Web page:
‘Respectable’ news magazines often print photographs of women with semi-covered breasts. If these usually sexualised images of women are tolerated, why do pictures of breastfeeding women provoke such disgust? Given that the World Health Organisation and many governments advise mothers to breastfeed their babies exclusively for the first six months of life, it seems strange that breastfeeding women should be regarded as a kind of social embarrassment.

Indeed, Facebook’s decision to treat photographs of women breastfeeding as pornography, and women’s experiences of being forced out of public spaces when breastfeeding, seem to suggest that the issue is connected to how women’s bodies are understood socially.

Our bodies are socially and culturally constructed. As South Africa has seen over the past fortnight, the portrayal of the President’s penis in Brett Murray’s painting ‘The Spear’ has provoked outrage partly because it defies taboos around nudity in some South African communities and is seen as being part of a long history of white exploitation of black bodies.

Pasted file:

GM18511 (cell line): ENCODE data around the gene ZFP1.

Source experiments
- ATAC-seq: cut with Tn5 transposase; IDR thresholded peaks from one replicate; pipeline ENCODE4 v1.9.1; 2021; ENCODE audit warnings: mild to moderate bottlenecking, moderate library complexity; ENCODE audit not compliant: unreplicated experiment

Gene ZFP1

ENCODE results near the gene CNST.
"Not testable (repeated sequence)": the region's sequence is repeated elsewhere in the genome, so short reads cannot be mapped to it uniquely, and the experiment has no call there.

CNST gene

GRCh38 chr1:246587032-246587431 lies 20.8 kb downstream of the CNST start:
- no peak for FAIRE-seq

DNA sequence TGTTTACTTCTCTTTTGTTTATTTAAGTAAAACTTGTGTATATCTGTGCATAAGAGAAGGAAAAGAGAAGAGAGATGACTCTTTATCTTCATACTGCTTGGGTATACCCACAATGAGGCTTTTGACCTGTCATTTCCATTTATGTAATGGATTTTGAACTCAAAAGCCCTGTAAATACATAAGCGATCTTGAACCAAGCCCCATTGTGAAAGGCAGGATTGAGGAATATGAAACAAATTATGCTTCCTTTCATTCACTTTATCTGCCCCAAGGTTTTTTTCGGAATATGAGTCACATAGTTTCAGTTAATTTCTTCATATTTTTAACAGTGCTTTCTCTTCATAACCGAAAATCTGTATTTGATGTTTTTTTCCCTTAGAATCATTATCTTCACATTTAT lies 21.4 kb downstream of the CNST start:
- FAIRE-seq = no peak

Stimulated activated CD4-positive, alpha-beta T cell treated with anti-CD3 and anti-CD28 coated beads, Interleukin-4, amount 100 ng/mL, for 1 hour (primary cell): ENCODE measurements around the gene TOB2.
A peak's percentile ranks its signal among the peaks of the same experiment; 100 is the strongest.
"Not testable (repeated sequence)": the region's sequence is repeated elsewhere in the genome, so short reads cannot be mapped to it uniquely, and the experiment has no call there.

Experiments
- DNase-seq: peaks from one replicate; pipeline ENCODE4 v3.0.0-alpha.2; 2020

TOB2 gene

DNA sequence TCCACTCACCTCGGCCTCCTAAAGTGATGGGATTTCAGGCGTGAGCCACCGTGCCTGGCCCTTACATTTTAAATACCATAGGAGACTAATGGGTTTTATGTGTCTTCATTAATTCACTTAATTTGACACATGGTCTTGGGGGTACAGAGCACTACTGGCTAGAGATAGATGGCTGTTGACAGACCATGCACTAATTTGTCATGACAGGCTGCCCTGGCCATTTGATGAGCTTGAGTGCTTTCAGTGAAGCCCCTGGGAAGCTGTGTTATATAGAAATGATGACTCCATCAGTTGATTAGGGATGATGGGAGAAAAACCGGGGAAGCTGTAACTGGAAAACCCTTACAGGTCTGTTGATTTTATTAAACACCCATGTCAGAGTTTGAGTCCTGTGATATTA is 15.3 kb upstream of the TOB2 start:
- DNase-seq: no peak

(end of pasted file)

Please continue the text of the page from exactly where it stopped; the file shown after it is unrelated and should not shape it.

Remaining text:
Depictions of breastfeeding women are relatively common in art before the early twentieth century. These were meant to celebrate women as mothers – in a role which most believed celebrated women’s God-given and ‘natural’ role on earth. The photographs of lactating breasts in the Mothercraft Training Centre collection were intended for medical purposes – as were the pictures of breastfeeding mothers in mothercraft publications. I wonder if it’s possible to link the worldwide decline in breastfeeding during the 1940s and 1950s to the decreasing tolerance for the portrayal of breastfeeding women in popular publications? As breasts have become increasingly sexualised in advertising and the media, has this accompanied a discomfort with the idea that they can also be used to nourish and to nurture?